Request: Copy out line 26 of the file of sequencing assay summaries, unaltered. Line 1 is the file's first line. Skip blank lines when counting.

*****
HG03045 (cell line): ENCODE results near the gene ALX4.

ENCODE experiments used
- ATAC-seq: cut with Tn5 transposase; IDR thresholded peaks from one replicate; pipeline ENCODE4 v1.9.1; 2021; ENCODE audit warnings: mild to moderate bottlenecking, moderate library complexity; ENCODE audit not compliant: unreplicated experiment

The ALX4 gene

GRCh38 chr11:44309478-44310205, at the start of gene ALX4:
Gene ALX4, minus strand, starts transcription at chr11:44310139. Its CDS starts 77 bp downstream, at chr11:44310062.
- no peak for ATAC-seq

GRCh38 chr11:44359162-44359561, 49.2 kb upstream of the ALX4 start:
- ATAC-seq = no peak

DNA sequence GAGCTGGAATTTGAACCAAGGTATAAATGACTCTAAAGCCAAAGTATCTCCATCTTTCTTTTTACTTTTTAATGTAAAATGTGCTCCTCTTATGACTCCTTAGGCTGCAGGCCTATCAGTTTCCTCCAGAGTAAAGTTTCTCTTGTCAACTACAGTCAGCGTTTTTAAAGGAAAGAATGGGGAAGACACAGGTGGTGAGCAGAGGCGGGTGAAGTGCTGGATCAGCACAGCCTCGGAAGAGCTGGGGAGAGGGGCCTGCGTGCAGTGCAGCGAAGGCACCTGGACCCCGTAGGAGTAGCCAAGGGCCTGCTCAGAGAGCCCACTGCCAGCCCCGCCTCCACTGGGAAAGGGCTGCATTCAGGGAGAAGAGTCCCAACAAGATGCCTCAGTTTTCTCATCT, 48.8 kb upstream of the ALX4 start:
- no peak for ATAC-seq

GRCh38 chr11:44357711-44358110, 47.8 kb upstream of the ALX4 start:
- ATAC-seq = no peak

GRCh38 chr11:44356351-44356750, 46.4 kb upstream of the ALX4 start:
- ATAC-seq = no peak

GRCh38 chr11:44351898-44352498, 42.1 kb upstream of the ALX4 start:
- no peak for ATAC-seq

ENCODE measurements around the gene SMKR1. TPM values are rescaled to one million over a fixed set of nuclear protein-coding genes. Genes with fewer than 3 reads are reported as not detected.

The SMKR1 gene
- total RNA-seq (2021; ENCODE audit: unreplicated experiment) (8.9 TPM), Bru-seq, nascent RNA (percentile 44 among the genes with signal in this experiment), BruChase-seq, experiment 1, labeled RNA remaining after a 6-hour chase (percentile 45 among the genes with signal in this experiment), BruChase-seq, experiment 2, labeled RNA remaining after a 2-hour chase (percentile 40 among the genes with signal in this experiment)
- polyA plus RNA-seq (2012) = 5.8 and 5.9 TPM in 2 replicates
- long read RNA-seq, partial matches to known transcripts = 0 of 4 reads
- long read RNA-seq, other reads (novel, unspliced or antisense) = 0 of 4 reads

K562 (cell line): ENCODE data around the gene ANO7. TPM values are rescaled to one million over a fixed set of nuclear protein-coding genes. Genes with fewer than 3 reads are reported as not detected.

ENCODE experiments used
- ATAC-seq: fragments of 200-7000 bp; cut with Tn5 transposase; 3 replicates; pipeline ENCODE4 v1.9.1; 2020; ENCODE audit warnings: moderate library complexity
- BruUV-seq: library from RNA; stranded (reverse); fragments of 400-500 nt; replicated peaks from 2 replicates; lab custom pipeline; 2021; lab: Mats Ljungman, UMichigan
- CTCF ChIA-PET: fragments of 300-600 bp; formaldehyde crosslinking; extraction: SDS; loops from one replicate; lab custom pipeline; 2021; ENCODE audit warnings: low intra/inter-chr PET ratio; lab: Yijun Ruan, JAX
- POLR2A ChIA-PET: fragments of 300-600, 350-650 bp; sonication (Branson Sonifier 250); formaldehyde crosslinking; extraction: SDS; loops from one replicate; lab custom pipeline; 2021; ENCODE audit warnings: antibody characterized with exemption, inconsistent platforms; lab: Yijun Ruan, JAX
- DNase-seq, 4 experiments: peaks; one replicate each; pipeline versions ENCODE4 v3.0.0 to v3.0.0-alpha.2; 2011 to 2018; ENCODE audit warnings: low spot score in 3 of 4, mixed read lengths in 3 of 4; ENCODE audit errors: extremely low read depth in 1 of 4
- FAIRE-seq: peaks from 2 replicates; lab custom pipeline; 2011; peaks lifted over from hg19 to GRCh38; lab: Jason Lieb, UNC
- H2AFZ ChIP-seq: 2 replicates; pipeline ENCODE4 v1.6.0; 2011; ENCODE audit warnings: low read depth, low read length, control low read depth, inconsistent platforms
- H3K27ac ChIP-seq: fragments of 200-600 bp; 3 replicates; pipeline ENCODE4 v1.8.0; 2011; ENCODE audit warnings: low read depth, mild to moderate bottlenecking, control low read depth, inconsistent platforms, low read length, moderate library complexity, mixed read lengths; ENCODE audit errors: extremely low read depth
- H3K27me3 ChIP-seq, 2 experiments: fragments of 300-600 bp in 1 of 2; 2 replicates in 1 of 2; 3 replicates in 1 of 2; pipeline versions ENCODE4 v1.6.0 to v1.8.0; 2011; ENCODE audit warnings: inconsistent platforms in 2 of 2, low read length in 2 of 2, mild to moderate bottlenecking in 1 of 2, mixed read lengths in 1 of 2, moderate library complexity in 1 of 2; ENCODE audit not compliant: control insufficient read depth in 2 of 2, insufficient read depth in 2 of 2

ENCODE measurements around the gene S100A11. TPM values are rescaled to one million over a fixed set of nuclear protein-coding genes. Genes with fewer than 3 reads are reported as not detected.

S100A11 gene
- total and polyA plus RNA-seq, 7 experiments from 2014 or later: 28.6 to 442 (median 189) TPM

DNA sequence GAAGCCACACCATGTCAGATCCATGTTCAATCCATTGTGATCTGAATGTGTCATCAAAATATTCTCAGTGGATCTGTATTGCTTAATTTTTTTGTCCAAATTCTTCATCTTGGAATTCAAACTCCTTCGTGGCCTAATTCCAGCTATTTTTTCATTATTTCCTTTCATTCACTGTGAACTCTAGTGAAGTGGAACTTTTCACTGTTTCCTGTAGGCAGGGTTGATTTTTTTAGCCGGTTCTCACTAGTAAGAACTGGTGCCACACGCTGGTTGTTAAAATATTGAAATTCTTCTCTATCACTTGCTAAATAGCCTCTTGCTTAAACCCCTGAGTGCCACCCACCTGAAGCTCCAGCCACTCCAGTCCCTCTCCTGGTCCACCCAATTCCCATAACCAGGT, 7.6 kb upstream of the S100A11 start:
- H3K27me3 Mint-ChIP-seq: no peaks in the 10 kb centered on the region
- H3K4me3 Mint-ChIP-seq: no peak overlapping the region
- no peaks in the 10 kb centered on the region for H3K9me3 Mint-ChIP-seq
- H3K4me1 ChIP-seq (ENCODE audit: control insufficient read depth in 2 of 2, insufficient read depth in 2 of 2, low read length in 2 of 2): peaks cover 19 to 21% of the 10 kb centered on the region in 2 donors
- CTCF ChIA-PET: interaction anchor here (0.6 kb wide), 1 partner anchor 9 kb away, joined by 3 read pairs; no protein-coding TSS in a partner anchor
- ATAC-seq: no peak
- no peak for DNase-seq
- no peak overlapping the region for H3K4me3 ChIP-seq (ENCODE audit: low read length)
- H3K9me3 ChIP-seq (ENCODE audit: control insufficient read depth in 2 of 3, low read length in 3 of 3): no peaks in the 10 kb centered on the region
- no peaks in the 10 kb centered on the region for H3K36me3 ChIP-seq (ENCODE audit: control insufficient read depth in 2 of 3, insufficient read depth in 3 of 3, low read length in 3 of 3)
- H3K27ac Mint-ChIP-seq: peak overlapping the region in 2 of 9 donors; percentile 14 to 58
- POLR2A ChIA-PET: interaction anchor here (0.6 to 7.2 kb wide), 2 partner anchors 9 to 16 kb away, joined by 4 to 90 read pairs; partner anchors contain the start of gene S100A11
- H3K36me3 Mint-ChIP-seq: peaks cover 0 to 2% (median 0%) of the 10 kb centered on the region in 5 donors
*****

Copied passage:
- ATAC-seq: fragments of 200-7000 bp; cut with Tn5 transposase; 3 replicates; pipeline ENCODE4 v1.9.1; 2020; ENCODE audit warnings: moderate library complexity